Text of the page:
The Path to a Successful Business Architecture Practice

Posted July 6, 2016 | Leadership |

Establishing a successful, sustainable business architecture practice is a journey that takes time, especially within large organizations. While there are always many ways to achieve an outcome, Figure 1 shows a practical and well-tested path to accelerate the process of establishing and maturing a practice.​



Figure 1 – Path to a successful business architecture practice.


The first two steps provide a foundation for all others that follow and it is difficult to succeed when these initial steps are not executed well. The path starts with building an understanding of business architecture, including the scope of what it is and is not, how it can be used, and how it can be integrated into an organization. The next step is defining business architecture value to the organization and establishing the team. Business architecture value must be clearly, simply, and consistently articulated to all stakeholders, including the business architecture team itself. This will serve as a compass for all business architecture activities, informing decisions and priorities. To establish the team, organizations create a charter, define and implement an organizational structure, and hire team members.

After establishing the business architecture value and team, the rest of the path proceeds along two parallel tracks, both of which are important and related. The first track is the primary one for developing and applying business architecture for business value. The loop within this track will continue indefinitely, though the applications for business architecture will likely grow in scope and complexity over time. The second track is for establishing and maturing the business architecture practice, which includes all supporting aspects, such as developing people, governing methods and practices, managing tools, integrating into the organization, and measuring success. This loop will also continue indefinitely, but once a practice reaches a state of desired maturity, the focus becomes more on continuous improvement versus large steps of advancement.

Within Track 1, Step 3A establishes critical baseline business architecture maps, such as an enterprise capability map, basic information map, and core value streams. Of course, the entire business architecture baseline could be mapped initially, but this is not always feasible for some organizations for various reasons. Business architecture is then put into action quickly in Step 3B to start providing business value, in alignment with the vision defined in Step 2. Step 3C continually expands the business architecture baseline by adding new types of mappings, such as for strategies, products, and initiatives, and it also refines the content of the entire knowledgebase as needed. The expansion activities in Step 3C are typically prioritized based on the types of scenarios in which business architecture will be applied during Step 3B, particularly in the case of a new practice where limited resources are available.

Within Track 2, there is a continual loop for maturing the business architecture practice that starts in Step 4A with an assessment of the current practice maturity and measurement of its success. Along with the practice of goal setting, this leads to Step 4B, which is where enhancements are planned for the practice over the next horizon. Step 4C executes on those changes, which are measured again in Step 4A. This loop typically occurs as an annual planning process, where measurement, goal setting, and next-horizon planning for the business architecture practice is done at the end of the year, and then practice enhancements are executed upon during the following year. It is critically important that the planned practice enhancements align with how business architecture is being applied in Step 3B. The most practical approach to building and scaling a practice is to do just enough, just in time, in order to support the current business architecture scenarios.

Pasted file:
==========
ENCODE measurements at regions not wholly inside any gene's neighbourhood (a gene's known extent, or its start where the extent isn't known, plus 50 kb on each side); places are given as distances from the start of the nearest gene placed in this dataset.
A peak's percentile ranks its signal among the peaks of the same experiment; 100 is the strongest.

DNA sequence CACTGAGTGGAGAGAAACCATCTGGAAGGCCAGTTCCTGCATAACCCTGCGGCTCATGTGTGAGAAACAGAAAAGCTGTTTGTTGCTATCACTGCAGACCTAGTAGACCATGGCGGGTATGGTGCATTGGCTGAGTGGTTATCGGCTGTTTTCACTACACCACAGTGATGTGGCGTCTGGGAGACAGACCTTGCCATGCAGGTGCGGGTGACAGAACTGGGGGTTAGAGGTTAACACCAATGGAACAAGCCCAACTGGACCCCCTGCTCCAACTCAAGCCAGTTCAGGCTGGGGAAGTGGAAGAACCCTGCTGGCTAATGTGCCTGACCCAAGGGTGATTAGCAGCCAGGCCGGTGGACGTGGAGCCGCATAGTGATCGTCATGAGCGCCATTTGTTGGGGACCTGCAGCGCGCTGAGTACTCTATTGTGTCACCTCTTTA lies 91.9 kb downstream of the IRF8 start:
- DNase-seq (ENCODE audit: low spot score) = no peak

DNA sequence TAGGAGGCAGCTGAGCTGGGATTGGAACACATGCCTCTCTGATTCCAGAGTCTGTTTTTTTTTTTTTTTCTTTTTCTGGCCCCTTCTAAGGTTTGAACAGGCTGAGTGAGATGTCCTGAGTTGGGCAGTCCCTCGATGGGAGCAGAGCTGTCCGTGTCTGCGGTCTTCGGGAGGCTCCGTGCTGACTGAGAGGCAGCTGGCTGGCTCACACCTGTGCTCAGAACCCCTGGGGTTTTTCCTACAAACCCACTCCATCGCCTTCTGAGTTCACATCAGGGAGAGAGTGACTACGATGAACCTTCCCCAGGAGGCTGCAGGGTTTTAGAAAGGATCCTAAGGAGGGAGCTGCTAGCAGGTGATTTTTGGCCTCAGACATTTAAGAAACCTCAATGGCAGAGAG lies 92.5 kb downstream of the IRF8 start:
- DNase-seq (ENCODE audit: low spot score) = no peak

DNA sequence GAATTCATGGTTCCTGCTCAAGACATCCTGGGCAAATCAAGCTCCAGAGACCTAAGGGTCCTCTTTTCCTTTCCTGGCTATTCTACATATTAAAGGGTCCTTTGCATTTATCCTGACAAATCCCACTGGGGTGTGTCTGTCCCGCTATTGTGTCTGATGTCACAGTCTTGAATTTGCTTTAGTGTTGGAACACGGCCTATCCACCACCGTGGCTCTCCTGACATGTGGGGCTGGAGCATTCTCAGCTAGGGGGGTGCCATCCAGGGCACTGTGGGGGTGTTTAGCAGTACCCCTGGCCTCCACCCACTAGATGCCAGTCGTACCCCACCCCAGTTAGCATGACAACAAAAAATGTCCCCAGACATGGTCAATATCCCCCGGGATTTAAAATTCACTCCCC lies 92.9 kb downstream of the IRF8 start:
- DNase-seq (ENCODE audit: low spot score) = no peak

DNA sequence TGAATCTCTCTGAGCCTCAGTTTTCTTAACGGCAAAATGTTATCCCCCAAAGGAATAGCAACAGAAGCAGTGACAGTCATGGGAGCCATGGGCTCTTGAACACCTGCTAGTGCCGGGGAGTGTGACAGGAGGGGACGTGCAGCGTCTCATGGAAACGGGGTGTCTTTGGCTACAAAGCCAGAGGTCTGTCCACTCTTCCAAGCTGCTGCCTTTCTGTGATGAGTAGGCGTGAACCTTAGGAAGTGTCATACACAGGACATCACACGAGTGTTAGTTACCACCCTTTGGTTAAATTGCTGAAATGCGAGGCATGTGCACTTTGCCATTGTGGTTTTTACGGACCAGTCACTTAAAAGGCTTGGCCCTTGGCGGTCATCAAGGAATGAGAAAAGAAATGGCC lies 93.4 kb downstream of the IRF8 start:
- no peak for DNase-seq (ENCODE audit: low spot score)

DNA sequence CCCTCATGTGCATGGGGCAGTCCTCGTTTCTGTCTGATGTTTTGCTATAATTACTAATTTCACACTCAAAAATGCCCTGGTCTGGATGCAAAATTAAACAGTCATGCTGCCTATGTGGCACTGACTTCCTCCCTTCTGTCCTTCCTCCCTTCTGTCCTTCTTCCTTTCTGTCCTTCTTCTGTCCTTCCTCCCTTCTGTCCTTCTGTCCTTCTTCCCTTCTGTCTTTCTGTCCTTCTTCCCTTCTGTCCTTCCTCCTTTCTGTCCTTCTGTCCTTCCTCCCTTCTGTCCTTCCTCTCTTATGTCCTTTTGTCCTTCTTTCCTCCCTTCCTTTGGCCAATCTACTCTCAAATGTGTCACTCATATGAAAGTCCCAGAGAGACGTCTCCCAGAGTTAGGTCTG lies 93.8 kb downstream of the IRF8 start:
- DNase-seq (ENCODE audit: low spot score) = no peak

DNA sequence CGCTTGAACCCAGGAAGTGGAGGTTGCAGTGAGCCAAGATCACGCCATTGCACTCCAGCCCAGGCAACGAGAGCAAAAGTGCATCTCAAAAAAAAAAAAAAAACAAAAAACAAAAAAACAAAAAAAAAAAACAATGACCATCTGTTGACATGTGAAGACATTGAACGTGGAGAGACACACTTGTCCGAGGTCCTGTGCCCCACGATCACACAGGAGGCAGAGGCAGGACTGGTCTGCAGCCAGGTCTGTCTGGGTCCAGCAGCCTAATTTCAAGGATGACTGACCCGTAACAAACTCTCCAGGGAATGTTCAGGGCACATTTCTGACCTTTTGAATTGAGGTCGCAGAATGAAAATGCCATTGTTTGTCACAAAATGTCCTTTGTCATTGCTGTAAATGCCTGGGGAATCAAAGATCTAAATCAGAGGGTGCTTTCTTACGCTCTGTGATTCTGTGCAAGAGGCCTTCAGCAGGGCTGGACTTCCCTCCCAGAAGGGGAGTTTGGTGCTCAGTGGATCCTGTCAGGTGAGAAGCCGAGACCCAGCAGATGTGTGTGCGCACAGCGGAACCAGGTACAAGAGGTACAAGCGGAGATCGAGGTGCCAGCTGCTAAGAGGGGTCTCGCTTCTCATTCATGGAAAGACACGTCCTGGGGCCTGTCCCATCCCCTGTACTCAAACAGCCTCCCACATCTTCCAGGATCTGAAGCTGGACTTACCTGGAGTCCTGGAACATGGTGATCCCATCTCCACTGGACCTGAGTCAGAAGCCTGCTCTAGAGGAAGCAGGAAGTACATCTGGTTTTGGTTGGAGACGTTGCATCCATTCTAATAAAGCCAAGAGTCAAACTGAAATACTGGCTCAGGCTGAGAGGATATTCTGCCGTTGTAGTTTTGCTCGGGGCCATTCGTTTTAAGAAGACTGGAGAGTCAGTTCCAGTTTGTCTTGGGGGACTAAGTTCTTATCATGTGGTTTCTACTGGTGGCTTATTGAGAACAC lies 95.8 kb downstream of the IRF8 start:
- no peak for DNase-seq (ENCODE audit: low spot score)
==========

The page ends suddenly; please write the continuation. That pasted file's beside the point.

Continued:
Business architecture is proving itself to be a critical discipline for bridging the gap between strategy and execution. Discover the full potential of what business architecture can achieve for an organization when fully matured — in Maturing a Business Architecture Practice: The Promise and the Path, Whynde Kuehn paints a picture of what a mature business architecture practice looks like, summarizes the achieved value as a result, and provides a practical perspective on how to get there. 

(Not a Cutter client? Send us a request for access.)

Some organizations are not able initially to obtain full buy-in to establish a business architecture team as described in Step 2. In these cases, they may need an additional period of time to prove the value and gain support. Some basic baseline business architecture maps may still be built (but not to full detail) and then applied to an initial scenario or two. During this proving period, it is still important to build the maps with an enterprise and long-term-usage perspective, to select scenarios that will demonstrate the true value of business architecture (e.g., cross-business unit), to execute quickly and well, and to share the success to build advocacy. Once achieving this, Step 2 can begin.

About The Author
Whynde Kuehn
Whynde Kuehn is a Senior Consultant with Cutter Consortium, a member of Arthur D. Little's AMP open consulting network, and Managing Director of S2E Transformation Inc. She is also Partner at Business Architecture Associates and was selected as an Institute Fellow at the Institute for Digital Transformation. She is a passionate advocate for using business as a force for good and applying solid business approaches to enable nonprofits, social… Read More